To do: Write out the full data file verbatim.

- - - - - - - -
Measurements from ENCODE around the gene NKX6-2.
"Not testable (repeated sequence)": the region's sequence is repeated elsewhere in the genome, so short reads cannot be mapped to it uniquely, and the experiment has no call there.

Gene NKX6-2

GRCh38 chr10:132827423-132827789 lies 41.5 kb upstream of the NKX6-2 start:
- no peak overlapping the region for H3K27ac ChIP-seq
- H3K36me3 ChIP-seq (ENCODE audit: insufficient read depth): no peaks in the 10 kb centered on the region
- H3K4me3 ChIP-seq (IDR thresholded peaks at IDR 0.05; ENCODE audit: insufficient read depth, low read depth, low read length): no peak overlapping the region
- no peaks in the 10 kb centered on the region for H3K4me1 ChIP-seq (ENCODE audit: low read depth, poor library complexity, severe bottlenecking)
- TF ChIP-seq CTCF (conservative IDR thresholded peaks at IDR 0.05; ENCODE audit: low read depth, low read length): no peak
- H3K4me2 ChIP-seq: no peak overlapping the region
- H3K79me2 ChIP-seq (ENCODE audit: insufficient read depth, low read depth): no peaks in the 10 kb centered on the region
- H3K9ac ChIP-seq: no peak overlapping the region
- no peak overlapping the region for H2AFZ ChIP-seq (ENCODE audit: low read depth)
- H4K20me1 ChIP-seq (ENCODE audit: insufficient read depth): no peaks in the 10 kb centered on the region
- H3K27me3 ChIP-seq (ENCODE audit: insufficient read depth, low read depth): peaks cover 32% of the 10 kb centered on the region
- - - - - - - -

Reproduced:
Measurements from ENCODE around the gene NKX6-2.
"Not testable (repeated sequence)": the region's sequence is repeated elsewhere in the genome, so short reads cannot be mapped to it uniquely, and the experiment has no call there.

Gene NKX6-2

GRCh38 chr10:132827423-132827789 lies 41.5 kb upstream of the NKX6-2 start:
- no peak overlapping the region for H3K27ac ChIP-seq
- H3K36me3 ChIP-seq (ENCODE audit: insufficient read depth): no peaks in the 10 kb centered on the region
- H3K4me3 ChIP-seq (IDR thresholded peaks at IDR 0.05; ENCODE audit: insufficient read depth, low read depth, low read length): no peak overlapping the region
- no peaks in the 10 kb centered on the region for H3K4me1 ChIP-seq (ENCODE audit: low read depth, poor library complexity, severe bottlenecking)
- TF ChIP-seq CTCF (conservative IDR thresholded peaks at IDR 0.05; ENCODE audit: low read depth, low read length): no peak
- H3K4me2 ChIP-seq: no peak overlapping the region
- H3K79me2 ChIP-seq (ENCODE audit: insufficient read depth, low read depth): no peaks in the 10 kb centered on the region
- H3K9ac ChIP-seq: no peak overlapping the region
- no peak overlapping the region for H2AFZ ChIP-seq (ENCODE audit: low read depth)
- H4K20me1 ChIP-seq (ENCODE audit: insufficient read depth): no peaks in the 10 kb centered on the region
- H3K27me3 ChIP-seq (ENCODE audit: insufficient read depth, low read depth): peaks cover 32% of the 10 kb centered on the region